Lord Toby Harris has been Chair of the National Trading Standards Board, which is responsible for delivering national and cross-boundary consumer protection enforcement activity, since May 2013.  He has been appointed as Chair of the Fundraising Regulator, overseeing charitable fundraising, from January 2019.  He is also the UK Coordinator of the Electrical Infrastructure Security Council and chairs the Independent Reference Group for the National Crime Agency.  In 2016, he conducted an Independent Review for the Mayor of London on London’s Preparedness to Respond to a Major Terrorist Incident. At the request of the Minister for Prisons, he led an Independent Review on the Deaths of Young People in Prison Custody.  The report (“The Harris Review: Changing Prisons, Saving Lives”) that was published in July 2015 and is the most substantial review of penal policy for nearly thirty years.  He was also Chair of the Independent Advisory Panel on Deaths in Custody that reports to the Ministry of Justice, the Home Office and the Department of Health from 2009 to 2015. He was made a Life Peer in June 1998 and is Chair of the Labour Peers. In 2013, he chaired the House of Lords Committee on the Olympic and Paralympic Legacy.  He has been a member of the Joint Committee on National Security from 2016 and previously from 2010 to 2014.  He was also a member of the House of Lords Select Committee that reported on Personal Internet Security in 2007.  He is Co-Chair of the All-Party Parliamentary Group on Policing and an Officer of the Parliamentary Internet and Communications Technology Forum. Comments by Lord Harris were published recently in the media on topics such as the drone alarm in Gatwick airport and on the status of contingency planning for Brexit.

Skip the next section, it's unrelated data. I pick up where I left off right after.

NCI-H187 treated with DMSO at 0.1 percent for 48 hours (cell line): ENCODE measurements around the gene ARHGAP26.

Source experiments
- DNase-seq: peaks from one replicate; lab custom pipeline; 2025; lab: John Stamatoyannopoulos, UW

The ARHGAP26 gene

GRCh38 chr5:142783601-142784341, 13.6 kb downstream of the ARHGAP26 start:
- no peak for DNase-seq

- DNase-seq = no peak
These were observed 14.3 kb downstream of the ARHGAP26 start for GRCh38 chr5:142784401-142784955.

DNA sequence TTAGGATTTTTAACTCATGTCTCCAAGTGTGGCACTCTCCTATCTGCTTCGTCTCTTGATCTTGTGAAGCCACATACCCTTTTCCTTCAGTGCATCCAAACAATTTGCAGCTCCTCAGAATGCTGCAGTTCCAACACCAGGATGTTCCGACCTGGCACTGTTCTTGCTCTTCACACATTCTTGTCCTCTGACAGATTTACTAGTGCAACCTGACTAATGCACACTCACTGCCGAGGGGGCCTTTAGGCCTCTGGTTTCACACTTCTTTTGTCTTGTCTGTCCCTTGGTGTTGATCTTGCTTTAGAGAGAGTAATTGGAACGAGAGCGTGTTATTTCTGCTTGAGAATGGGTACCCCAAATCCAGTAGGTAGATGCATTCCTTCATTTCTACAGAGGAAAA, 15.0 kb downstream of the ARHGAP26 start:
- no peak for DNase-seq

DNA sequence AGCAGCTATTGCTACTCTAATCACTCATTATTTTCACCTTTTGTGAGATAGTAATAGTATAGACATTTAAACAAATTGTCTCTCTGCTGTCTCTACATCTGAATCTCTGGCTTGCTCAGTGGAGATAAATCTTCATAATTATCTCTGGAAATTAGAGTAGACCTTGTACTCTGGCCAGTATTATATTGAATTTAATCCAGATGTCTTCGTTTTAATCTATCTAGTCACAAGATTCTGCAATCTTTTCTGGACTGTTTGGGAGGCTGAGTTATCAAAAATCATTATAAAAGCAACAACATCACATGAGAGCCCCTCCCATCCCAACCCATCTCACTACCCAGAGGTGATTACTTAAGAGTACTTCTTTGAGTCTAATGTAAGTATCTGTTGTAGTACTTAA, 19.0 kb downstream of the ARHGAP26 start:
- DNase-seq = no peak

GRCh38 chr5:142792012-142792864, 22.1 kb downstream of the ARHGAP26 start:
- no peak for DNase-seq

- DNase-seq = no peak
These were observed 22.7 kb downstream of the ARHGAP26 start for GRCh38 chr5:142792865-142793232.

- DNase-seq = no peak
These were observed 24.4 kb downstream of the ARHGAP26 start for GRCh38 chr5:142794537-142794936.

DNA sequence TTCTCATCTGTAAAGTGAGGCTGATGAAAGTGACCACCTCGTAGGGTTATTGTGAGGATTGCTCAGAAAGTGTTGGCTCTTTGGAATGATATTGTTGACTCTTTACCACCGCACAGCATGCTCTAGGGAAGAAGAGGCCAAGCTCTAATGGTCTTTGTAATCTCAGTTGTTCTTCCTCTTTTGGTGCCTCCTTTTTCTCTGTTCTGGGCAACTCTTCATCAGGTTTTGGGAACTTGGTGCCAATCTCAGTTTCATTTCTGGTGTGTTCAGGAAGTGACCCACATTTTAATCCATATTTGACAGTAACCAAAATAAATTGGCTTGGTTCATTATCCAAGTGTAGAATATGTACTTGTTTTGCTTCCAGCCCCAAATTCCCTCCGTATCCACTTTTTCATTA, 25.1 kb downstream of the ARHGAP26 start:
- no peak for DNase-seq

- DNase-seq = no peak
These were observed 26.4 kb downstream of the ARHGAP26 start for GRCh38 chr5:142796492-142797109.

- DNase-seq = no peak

In conversation: Oliver Morgan PhD MSc FFPH